Words Mean Things

A few months after college, Stephanie Beck started as a part-time videotape editor at WRAL-TV in Raleigh, NC. In the nearly 19 years since, she has edited every newscast, produced every newscast, produced half-hour specials and special event coverage, won 2 Emmys and a Murrow, and earned her Master’s degree along the way. She now produces the 6pm newscast at WRAL and On the Record, the weekly public affairs broadcast. In her free time, she is a competitive West Coast Swing dancer, blogs food competitions and freelances as a writing coach.

A few weeks ago, The “A” Block brought you a list of 10 phrases and cliches to avoid in your writing. One of the items on that list led me to crawl upon my own personal soapbox, which can be summarized in three words:

Words mean things.

This is a phrase my friends and co-workers will hear me say often. Some of them have even adopted it themselves. We use it most when we read an article or hear something on TV – and not necessarily the news, either – where someone has blatantly used the wrong word. They don’t mean to do it, and you don’t either. However, it happens, and when it does, it waters down your writing and your audience’s understanding of what you want to say.

At times, using the wrong word can change the meaning of a news story entirely. I’ll leave it to one of the many other bloggers out there to help you learn the difference between lie and lay, or effect and affect. Here is a list of words that are so commonly misused that many writers don’t even realize their true meaning.

Electrocuted: The dictionary definition of “electrocute” includes death. If the victim did not die, they “received a shock.”

Totally Destroyed: Redundant! The dictionary definition of “destroy” is to damage something beyond repair, so to completely damage something beyond repair is rather repetitive.

Decimate: While we’re talking about destroying things, “decimate” is not synonymous with devastation. “Decimate” means to damage a part of something, not the whole thing.

Strangle to death: By definition, “to strangle” means to cause death by cutting off air flow. Do you really want to say “He caused his death to death”?

Nauseous: This one is almost always used incorrectly. People use it in everyday language to mean “to feel sick.” Actually, it is used to describe something that causes nausea. (Pro tip – make sure not to confuse it with “noxious”, which means “harmful”)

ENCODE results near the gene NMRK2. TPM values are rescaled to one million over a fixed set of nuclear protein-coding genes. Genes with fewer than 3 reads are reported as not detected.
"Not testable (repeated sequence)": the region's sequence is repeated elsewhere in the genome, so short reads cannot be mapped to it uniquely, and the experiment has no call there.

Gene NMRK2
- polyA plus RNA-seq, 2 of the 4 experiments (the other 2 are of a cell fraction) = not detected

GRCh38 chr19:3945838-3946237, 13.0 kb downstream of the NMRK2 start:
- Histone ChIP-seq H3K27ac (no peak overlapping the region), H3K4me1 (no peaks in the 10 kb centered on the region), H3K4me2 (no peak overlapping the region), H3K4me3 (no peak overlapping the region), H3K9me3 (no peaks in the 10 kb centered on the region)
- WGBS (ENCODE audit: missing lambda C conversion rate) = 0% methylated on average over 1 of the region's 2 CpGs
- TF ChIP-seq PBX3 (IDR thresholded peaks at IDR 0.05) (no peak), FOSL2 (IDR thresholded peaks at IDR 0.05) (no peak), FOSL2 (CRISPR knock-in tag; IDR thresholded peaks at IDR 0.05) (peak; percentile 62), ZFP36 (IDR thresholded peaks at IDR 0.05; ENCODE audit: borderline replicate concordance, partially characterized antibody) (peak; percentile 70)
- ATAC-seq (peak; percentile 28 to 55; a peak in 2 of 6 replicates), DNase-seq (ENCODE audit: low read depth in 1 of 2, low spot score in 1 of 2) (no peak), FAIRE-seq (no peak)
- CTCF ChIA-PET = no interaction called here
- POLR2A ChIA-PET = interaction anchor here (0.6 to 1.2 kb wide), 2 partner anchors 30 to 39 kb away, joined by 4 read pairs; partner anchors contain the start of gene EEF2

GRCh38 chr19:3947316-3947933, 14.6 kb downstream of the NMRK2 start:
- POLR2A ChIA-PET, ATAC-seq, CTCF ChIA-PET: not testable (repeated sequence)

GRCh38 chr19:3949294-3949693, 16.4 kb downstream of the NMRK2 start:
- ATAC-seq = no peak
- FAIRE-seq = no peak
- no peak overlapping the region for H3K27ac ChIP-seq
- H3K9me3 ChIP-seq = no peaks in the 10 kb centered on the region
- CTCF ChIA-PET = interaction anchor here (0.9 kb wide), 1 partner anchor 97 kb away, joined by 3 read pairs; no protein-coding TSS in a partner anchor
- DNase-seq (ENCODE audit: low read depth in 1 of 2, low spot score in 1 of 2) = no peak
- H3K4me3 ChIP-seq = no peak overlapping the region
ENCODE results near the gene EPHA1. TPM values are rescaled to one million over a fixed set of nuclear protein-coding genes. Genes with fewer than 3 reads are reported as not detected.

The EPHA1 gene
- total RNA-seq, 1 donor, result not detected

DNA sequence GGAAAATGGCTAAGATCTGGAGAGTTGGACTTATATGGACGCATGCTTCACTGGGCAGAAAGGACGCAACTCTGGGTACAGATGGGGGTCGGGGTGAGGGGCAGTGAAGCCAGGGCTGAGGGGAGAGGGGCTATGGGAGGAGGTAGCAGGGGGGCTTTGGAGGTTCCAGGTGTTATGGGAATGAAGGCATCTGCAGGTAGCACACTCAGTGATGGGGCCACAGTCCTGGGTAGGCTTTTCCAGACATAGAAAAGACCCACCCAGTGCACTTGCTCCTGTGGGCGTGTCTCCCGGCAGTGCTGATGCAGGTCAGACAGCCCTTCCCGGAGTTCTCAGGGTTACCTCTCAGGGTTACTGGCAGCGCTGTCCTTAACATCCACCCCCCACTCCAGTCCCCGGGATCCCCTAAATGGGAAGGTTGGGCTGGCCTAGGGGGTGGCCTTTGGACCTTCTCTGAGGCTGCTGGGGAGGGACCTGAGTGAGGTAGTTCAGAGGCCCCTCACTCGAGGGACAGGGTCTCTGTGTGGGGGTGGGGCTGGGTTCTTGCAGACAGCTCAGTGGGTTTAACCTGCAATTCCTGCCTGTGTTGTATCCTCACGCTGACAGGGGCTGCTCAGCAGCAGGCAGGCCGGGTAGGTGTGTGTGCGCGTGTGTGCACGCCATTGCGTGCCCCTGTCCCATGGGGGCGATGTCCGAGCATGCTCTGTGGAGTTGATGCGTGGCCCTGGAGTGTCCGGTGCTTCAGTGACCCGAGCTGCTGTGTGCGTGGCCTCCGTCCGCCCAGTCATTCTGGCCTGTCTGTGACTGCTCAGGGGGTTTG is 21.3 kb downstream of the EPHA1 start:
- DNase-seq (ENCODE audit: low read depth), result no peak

Migrant/refugee: I had to include one pairing on this list, because it’s timely and I’m hearing it almost every day somewhere. No matter how much you need a synonym for “refugee”, “migrant” is not it! The difference between the two is choice. A refugee is someone forced to flee their country to escape persecution, war, or natural disaster. A migrant is a person who chooses to move to find work.  

In the wake of: This saying comes from the use of “wake” to specifically describe the path a boat cuts through water. Use “in the aftermath” instead. Regionally, some parts of the country also use it as a synonym for “instead of”. For that use, I recommend “in the stead of” or “in place of”.

Get: This is a verb that is overused to the point that it has nearly lost its meaning. Every time you use this word, there is probably another verb with more specific meaning that can both clarify your writing and save you time. A few examples:

        “Get milk at the store” – Buy milk at the store.

        “He didn’t get it” – He didn’t understand it.

        “She got sick on the trip” – She caught a cold.  

        “Get me that book” – Hand me that book.

            “He got the book from her.” – He received the book from her.

Big: This is also so overused it has little meaning. A few examples:

        “A big deal” – important, consequential

        “A big man” – he’s large… in what ways? Tall? Wide, solid? Imposing? Or perhaps you don’t mean his size at all, but his power. Is he a powerful man in his line of work? Is he a key player in something?

Pro tip – don’t forget – each of these synonyms carry not only their own meanings, but also their own connotations and mental baggage.

What are your pet peeves when it comes to misused words? Please share, so we can all learn something.

2 thoughts on “Words Mean Things

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